New-Hampshire-born Angeleno Chris Pappas didn’t set up to be a multi-media artist, but that’s where he’s landed. He’s written two TV pilots, has a horror film in development and has also written music for the soundtracks to two NASA documentaries. As Elle Belle, he’s set to release his third album, Post Everything, on Nov. 13.
The album confronts Pappas’ emotional and mental fatigue that made him misplace his hope and replace it with nihilism. He’s compared the songs to raking through the ashes of the last few years and trying to figure out where to go next. He does this with a blend of psychedelia, prog rock and electronica. Elle Belle’s Post Everything will be released by Little Record Company, run by Rilo Kiley bassist Pierre de Reeder.
My writing partner Justin Moran and I have worked together for a while. We were college buddies that wrote this silly musical called “Pope! An Epic Musical.” It was us basically just writing the silliest shit we could think of, and the show took off. It became the fastest-selling show in Fringe Fest NYC history and got crazy good reviews.
After that, we didn’t really know what our next project would be, but Justin had this new musical idea called “Sarah Strange.” It was cool and had a “Little Shop of Horrors” vibe to it, but I wasn’t interested in writing another typical musical. So I pitched him the idea of making it more of a horror movie, but with psych-rock musical numbers. It was this weird hybrid thing that was more John Carpenter and Goblin than Rodgers and Hammerstein. He loved it, and we rolled with it.
In the meantime, I had finished two TV pilots: a sci-fi drama and an absurdist/surreal comedy about a K-POP band, and both got optioned by a production company here in L.A. They’ve been developing the shows with me, and so, during one of our meetings, I pitched them the “Sarah Strange” project as well, and they loved it. Justin and I have been working with them to finish the project.
“Sarah Strange” is about a girl who, through a freak science experiment gone wrong, gains the power to take command of people’s minds. However, she learns too late that once their minds have turned, they cannot go back, and they become mindless zombies. I have an immense fear of losing my mind. I saw my grandmother suffer from Alzheimer’s, and it affected me deeply. While much of the story is centered around the question of, “What would you do if you had the power to control people’s minds?” a lot of the horror in it comes from my own fears of losing my mind. There is an existential terror that feels unavoidable, Lovecraftian.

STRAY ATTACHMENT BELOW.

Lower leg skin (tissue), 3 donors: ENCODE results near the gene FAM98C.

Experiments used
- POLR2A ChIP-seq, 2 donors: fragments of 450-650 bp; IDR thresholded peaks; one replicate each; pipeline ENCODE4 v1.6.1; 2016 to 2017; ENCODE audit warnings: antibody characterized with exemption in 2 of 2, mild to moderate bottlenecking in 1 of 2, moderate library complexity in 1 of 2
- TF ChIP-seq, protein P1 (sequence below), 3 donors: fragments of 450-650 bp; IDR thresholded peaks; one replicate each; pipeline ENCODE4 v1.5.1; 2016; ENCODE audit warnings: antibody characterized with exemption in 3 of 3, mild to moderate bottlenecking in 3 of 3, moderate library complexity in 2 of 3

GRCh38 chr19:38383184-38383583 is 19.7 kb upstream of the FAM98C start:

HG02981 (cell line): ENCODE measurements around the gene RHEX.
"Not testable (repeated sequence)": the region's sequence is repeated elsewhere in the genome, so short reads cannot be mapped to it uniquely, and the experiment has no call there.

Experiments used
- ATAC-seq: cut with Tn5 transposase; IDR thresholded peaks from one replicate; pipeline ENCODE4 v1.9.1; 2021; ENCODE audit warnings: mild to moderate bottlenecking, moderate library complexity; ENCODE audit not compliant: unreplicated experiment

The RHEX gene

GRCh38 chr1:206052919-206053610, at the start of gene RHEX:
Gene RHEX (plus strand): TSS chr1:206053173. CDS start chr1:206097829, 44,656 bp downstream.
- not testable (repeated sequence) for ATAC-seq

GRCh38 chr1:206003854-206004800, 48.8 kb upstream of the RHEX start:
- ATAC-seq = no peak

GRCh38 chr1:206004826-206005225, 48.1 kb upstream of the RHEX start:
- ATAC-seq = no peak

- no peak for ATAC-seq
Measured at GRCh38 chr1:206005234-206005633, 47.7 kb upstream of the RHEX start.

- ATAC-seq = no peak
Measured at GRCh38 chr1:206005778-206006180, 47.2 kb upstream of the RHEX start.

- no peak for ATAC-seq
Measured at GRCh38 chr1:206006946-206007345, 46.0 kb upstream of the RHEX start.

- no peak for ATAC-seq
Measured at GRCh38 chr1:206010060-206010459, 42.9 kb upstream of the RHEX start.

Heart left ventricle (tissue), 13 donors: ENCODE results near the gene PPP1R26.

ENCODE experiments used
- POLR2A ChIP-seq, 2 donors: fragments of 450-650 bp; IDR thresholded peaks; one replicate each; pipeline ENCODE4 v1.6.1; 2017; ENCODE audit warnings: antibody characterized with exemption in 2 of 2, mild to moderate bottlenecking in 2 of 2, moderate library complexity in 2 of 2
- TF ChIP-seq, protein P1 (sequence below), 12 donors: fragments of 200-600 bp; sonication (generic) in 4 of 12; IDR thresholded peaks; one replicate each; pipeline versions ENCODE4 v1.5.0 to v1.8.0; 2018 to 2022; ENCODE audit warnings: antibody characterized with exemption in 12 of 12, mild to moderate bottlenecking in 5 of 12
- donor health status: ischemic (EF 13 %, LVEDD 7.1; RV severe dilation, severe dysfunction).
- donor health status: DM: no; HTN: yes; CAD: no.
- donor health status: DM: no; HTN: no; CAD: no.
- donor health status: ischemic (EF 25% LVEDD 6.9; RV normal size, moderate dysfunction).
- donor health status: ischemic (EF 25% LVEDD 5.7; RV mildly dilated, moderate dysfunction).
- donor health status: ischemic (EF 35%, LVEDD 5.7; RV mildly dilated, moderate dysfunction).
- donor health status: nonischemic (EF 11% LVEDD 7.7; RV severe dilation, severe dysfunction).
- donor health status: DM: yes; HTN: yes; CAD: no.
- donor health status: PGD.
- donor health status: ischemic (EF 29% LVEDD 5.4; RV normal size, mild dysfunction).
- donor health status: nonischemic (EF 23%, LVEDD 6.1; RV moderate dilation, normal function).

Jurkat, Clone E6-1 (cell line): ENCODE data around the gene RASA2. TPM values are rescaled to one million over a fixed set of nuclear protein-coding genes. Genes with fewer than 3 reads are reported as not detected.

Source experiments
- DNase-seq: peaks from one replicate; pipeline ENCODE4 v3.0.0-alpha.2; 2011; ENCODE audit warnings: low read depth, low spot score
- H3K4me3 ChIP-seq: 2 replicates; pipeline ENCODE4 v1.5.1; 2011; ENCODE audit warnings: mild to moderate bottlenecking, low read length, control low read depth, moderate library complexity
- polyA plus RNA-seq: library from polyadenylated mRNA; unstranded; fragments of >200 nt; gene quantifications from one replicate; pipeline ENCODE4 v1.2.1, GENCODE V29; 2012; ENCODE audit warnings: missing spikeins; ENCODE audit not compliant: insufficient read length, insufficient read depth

OK, so that’s the background.
I’m a huge fan of horror films. Horror is fascinating to me, especially in regard to what our fears reveal about us. I had read a while back that there is an interesting correlation to the popularity of vampire and zombie movies in the U.S. depending on which party holds the Presidency. When a Republican is in office, zombie movies (as they typically are an allegory for consumerism) tend to be more popular. Vampire movies (often an allegory for vice, sexuality and drug use) tend to rise in popularity when a Democrat is in office.
I started writing as a way to do something creative that wasn’t music-related. I had just finished No Signal and had toured for a bit on that record. I had an idea that I’d been kicking around for a while—this high-concept sci-fi story—so I decided to actually put it to paper. I really had no idea what I was doing. I mean, I didn’t even know basic formatting stuff.
The first draft was a pretty huge fucking mess, but the raw materials were there. I learned a bunch, especially from my writer friends who were gracious enough to humor me by reading it. I worked through a few more drafts, though I was never too concerned because I didn’t think TV writing would really be anything more than a therapeutic exercise. The fact that my TV writing is actually in development right now is pretty wild.
To me, writing kind of feels like playing with dolls. I wind up these characters I’ve created and let them loose in the world. It’s a meditation on empathy. For example, there’s a preacher character in my sci-fi show, and I really tried to avoid him being “religious man = bad.” I wanted to view the world through his eyes and frame his actions under the assumption that he truly believes he is doing good. People are complicated, and I wasn’t interested in writing cartoon characters for these projects.
I don’t feel a lot of overlap between songwriting and TV or movie writing. They must have some relation, but it’s not apparent to me. It feels like a different set of muscles entirely. In songwriting, I’m often looking for the truth. In my writing, I’m looking to express something much different. I like highlighting the power of the narrator, especially in how his or her voice affects what we decide is “the truth.” We all think we’re the lead character in our own story, and so do the people in my writing. It’s the idea that if there’s a car in front of you while you’re in a hurry, they’re the asshole for driving too slow; and if there’s a car tailing you, they’re the asshole for driving too fast. That feels like the only truism of humanity.